To provide a clear waterproof seal on the inside of pots use two coats of Bondall Natural Finish Waterproofing Sealer (2L $29 from Amber Tiles and Hardwares). This will provide a good seal for up to five years. Alternatively there are black bitumen-based sealants which also enhance the reflective properties of the water.

Water pumps

For any kind of fountain or running water effect a submersible pump is required. It is advisable to use a low voltage pump, around 12 or 24 volts so that no matter what happens there is no risk of electrocution. These lower voltage pumps cost a bit more because of the transformer but are safer and the end of the cable which attaches to the transformer can be threaded through the base of the pot. Nozzles can be attached to most pumps that will create an interesting patterned spray for a small fountain. Alternatively the pumps can be left to simply bubble at the top of the water and create a more subtle effect. The cost of running a small 10 watt pump continuously is approximately $14 a year. Small pumps range in price from $66 to $190 with additional costs for nozzles and extra cables. Most pumps are available from hardwares, irrigation suppliers and aquarium stores Australia wide. We used a Contour C800LV pump, $75. Contact Contour Ponds and Pumps, phone: (02) 9388 2560 for your nearest retailer.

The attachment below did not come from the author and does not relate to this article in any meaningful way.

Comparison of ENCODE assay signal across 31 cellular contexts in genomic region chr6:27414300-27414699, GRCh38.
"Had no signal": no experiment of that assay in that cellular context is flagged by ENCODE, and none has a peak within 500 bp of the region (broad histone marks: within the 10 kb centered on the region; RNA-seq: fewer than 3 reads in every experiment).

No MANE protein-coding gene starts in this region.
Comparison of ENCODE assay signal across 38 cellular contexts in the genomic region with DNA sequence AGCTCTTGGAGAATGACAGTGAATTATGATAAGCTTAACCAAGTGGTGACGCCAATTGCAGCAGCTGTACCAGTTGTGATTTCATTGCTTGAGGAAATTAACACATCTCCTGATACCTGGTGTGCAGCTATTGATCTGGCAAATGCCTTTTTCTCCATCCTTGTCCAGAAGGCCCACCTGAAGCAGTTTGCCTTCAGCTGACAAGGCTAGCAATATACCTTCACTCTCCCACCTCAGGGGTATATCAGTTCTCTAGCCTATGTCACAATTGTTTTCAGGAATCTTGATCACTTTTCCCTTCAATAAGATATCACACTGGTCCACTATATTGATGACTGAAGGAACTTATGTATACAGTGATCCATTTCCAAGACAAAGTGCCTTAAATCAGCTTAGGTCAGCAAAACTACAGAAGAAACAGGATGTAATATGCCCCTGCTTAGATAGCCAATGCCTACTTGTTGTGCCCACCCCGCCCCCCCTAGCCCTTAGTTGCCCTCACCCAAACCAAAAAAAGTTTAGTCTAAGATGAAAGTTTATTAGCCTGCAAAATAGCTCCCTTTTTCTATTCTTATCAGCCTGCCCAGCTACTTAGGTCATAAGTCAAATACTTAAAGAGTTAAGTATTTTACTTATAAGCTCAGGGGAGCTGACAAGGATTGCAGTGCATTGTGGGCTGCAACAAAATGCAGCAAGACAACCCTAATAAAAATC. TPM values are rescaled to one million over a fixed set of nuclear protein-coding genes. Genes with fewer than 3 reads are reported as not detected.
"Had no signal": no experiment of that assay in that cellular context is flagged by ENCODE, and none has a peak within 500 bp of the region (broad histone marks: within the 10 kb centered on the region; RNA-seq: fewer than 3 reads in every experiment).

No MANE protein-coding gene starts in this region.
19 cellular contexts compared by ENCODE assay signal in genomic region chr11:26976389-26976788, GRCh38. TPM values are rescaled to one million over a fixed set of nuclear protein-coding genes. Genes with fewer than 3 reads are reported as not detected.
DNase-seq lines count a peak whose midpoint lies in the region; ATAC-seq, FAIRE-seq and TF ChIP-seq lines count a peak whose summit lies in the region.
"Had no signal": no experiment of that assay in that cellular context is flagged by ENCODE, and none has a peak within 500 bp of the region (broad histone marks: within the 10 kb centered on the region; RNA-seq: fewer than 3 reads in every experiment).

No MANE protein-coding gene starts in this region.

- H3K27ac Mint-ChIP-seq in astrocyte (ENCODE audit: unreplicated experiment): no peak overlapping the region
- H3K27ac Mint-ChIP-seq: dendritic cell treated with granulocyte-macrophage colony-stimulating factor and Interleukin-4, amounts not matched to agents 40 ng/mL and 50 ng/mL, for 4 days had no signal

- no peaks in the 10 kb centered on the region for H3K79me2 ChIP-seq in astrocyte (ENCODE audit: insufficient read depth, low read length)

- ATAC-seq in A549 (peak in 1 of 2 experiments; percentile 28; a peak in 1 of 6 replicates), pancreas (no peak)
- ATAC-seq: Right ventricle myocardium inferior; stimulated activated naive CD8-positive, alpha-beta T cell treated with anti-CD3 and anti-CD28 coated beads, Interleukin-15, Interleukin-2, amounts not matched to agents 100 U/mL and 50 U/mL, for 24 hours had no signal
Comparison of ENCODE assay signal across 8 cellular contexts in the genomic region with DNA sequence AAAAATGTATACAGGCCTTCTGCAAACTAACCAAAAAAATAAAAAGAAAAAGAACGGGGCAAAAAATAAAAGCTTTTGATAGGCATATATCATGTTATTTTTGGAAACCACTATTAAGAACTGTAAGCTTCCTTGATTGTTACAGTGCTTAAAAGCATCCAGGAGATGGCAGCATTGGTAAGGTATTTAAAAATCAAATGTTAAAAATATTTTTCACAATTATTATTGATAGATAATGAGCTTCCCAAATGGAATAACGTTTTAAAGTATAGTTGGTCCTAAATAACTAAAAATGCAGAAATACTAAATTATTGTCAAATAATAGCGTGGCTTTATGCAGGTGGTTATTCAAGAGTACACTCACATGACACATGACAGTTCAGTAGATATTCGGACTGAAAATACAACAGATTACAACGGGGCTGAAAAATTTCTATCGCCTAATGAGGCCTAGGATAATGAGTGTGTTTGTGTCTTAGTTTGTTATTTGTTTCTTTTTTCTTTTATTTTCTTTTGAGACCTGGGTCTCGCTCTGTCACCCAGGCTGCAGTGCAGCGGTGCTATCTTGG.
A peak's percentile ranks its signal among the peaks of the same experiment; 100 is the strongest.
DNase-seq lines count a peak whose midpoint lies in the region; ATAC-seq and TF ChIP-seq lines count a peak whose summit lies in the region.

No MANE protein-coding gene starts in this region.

Installing the pump

If you have a pot which has drainage holes you can conceal the cable through a hole and then seal it with silicon. To prevent the cable being squashed use pot feet ($2-$3 each) to raise the pot off the ground. If there are no drainage holes in the pot conceal the power cable which drapes over the rim of the pot by either the strategic placement of an acquatic plant, gluing some stones to the rim of the pot over the cable or painting the cable a similar colour to the pot. Place the pump within about 10cm (4″) of the water’s surface to avoid drawing in sediment that collects at the base of the pot as well as maximising the output from the pump. An inverted concrete pot, bricks or a terracotta agricultural pipe can all be used to sit the pump on in the pot. Paint them black so that the pump or pipe are less visible.

Water plants